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Re: webalizer help

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  • enventa2000
    Errr, you re using IIS, so you can t of course run the script I told you. Ejem. Try this: webalizer [your_options] c: rotated_logs access_log* If rotated logs
    Message 1 of 5 , Apr 16, 2004
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      Errr, you're using IIS, so you can't of course run the script I told
      you. Ejem. Try this:

      webalizer [your_options] c:\rotated_logs\access_log*

      If rotated logs have proper names that get the files ordered correctly
      when listing, then webalizer will work well. For names like
      "access_log20040102" (a log rotated in 02/Jan/2004) it will work fine.

      If logs are entered not in order, then all entries should be lumped
      together in a single day (200000 visits in day x and 0 visits from day
      x to today, sometimes with days before day x appearing correctly,
      meaning that some entry from day x has appeared incorrectly after day
      x+1 has been processed)


      NOTE: Remember to delete everything in the output directory before
      trying what I told you, so the old history information is not used
      accidentally.



      Have a nice day.



      --- In webalizer@yahoogroups.com, Enric Naval <enventa2000@y...>
      wrote:
      > --- Michael Stewart <mstewartga@y...> wrote:
      > > I cant get the moderator of the yahoo group to
      > > accept my membership.
      > > I have been pending membership for a week.
      > >
      > > I have webalizer, recently installed, running on IIS
      > > 6 processing 3
      > > websites.
      > >
      > > For some reason, after each process I get only 1
      > > days worth of info
      > > and it deletes the previous days.
      > >
      > >
      > http://www2.mstewart.net:8080/stats/usage_200404.html
      > >
      > > The history file always contains only one line and
      > > the file is time
      > > stamped at the time of processing.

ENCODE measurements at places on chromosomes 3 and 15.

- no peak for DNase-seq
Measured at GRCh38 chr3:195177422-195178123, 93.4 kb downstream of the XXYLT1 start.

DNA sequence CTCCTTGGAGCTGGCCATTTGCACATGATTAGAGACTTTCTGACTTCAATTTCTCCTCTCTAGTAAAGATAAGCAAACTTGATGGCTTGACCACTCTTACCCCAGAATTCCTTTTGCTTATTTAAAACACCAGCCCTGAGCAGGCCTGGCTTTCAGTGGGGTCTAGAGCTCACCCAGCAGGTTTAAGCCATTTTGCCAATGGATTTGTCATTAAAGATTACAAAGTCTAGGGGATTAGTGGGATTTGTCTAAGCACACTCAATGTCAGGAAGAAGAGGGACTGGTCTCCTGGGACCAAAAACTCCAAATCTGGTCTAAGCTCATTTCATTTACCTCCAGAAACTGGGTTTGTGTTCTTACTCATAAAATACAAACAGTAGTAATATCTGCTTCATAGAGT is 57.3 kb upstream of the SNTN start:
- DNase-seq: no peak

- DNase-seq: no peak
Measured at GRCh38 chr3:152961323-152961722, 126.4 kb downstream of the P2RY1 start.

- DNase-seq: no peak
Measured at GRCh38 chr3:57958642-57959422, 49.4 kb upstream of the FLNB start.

> >
      > > Any ideas?
      > >
      > > I appreciate your help.
      > >
      > > Regads,
      > >
      > > Michael Stewart
      > >
      > >
      > >
      >
      > Hello:
      >
      > (Please next time post also your webalizer.conf,
      > cutting thigs for privacy if you need to, so we can
      > help better.)
      >
      > Let's me guess, you are rotating logs daily, and in
      > your webalizer.conf you have a line saying:
      >
      > #Incremental no
      >
      > or perhaps:
      >
      > Incremental no
      >
      > (the default value is 'no').
      >
      > You are also of course processing only the logfile you
      > have just rotated that day, not all past rotated logs.
      >
      >
      > Because webalizer has not been told with "Incremental
      > yes" to remember past log files then it will only
      > display statistics about the single daily file it has
      > just processed.
      >
      > OK, you have two solutions:
      >
      > solution 1:
      >
      > Put a line saying "Incremental yes" in your
      > webalizer.conf. This will create a file called
      > webalizer.current in the output directory.
      >
      > Then process all old rotated log files in order.
      > You'll see how webalizer will add them to the
      > statistics. If the incremental info gets corrupted,
      > you'll get to delete webalizer.current and reprocess
      > everything again (you can make it fastly with a
      > script).
      >
      > #!/bin/bash
      > for logfile in $(ls -r /var/log/httpd/access_log.*);
      > do
      > webalizer [some options] $logfile
      > done
      >
      > You may also process all old files and then save the
      > output directory, writing down which was the last file
      > processed (or simply looking at what is the last day
      > appearing in the stats). This way you can recover the
      > directory and reprocess only from that day.
      >
      > NOTE: if you delete old logfiles, and incremental
      > becomes corrupted, you'll lose the data!
      >
      >
      > solution 2:
      >
      > cat all logfiles together in a single file and then
      > add every night the rotated file to the end. Make
      > webalizer re-process that file every night. Prepare to
      > buy more RAM for webalizer so it doesn't resort to
      > swap.
      >
      >
      >
      >
      > To prevent problems:
      >
      > With incremental on, just let webalizer go on
      > analysing. Before it process 1 Jan 2004, save a copy
      > of the stats in a different folder, so you'll have a
      > nice summary page for all 12 months of 2003. Do the